Wired has a good article on fires from “hoverboards,” which are essentially very small hands-free electric scooters. Here is an example. Start at about the :30 mark to see how these devices explode, and can easily set a house on fire.
Neither Wired nor other news stories have much constructive advice about how to reduce the chance of fires. As they point out, buying a well-made model is important, but at present there is no way to distinguish the well-made ones from the knock-offs. And most are cheap knock-offs by companies that will be gone in a year.
I have some experience with the underlying cause of these fires, their Lithium-based batteries, because I use them in radio controlled aircraft. Fires of these batteries are not common, but they happen. Two people in San Diego who I know directly have had major fires. One lost a 2-unit condo, the other a detached workshop. The second one happened to an expert in RC flying!
Here’s the cause: Any lithium-polymer battery that is overcharged, or has a short circuit, will catch on fire. The batteries in our cellphones and computers are very safe because the manufacturers realize this, and provide several levels of protection. Both the battery itself, and the charging circuit, monitor to prevent overcharging. And the battery is designed and manufactured to a high standard of safety. (You could still cause a fire by driving a nail through the battery, or a violent accident, but that is about all.)
In Radio Control flying, we mainly use cheap batteries to save weight. But we use expensive chargers to prevent overcharging, and we follow these rules:
- Never leave a battery alone while it is charging.
- Expect to spend $50 to $100 on a good name-brand charger. Learn to use it properly; they require simple programming for each type of battery.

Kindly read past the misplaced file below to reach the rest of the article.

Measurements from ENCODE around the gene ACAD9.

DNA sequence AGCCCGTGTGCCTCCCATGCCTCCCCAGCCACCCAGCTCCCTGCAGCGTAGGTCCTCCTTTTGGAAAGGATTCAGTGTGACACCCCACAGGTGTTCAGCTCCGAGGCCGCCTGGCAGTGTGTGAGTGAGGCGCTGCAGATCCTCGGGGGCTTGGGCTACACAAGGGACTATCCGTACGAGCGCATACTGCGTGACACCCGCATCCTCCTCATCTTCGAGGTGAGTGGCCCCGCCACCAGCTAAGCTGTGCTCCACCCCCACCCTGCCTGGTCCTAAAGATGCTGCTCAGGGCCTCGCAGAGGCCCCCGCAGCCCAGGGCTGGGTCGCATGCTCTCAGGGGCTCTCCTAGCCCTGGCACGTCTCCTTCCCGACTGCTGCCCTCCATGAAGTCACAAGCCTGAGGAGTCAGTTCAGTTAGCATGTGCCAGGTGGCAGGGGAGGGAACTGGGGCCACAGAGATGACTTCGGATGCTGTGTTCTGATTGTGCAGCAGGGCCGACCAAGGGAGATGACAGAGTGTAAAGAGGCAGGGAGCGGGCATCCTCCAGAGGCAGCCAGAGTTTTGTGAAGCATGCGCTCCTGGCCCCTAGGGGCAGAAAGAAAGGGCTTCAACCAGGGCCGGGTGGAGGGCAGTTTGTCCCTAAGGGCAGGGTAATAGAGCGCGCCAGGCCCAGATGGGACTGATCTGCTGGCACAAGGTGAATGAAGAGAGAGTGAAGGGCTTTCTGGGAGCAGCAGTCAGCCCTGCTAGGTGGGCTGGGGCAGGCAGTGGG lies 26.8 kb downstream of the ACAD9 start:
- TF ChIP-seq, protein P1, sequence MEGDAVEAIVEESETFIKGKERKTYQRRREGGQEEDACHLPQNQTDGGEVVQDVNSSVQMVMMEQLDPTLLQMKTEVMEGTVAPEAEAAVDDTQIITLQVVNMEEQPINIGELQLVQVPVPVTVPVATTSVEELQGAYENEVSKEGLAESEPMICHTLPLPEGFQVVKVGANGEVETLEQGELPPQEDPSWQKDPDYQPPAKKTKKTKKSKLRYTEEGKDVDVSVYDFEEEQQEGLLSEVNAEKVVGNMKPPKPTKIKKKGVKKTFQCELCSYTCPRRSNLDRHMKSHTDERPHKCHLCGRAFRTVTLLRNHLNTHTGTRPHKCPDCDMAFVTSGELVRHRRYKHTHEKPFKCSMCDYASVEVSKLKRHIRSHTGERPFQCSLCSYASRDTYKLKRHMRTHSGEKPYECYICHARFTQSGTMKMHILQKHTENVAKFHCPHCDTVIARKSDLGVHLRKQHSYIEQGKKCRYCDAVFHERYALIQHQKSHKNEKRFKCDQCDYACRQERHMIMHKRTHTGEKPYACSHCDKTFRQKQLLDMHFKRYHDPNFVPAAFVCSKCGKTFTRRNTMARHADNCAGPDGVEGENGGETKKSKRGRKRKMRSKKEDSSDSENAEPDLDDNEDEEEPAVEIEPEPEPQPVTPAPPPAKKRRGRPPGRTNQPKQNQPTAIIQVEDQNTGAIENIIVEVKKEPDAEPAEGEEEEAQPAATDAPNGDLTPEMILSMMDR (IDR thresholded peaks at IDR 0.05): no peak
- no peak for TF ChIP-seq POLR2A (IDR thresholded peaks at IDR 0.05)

- Charge on a concrete surface, outside, or in a fire-safe bag. In my case, since I live in a warm climate, I can use all 3.
- Keep a fire extinguisher or a bag/bucket of sand handy. The smoke from even a small fire smells awful, and will stink up a house.
- If the battery begins to swell, treat it as suspicious. If it swells a lot, dispose of it. (Disposal is its own procedure.)
- After any crash, treat the battery as suspect, especially for the first few hours.
I suspect that what has happened to hoverboards is that the makers use cheap chargers that do not protect well against overcharging. The batteries themselves don’t have proper built-in protection circuits. (If you look at a removable notebook or phone battery, the packaging conceals a fair amount of circuitry.) “Many modern batteries incorporate all kinds of safety measures, such as emergency vents, and many products filled with lithium ion batteries have to endure a barrage of drop tests, crush tests and electrical stress tests before they can pass.”
Despite these precautions, battery fires happen. We try to ensure that when they happen, they don’t have serious consequences. I was lucky because early in my RC flying I had a battery start to smoke while being charged. After that, I took the problem seriously. This picture is not mine!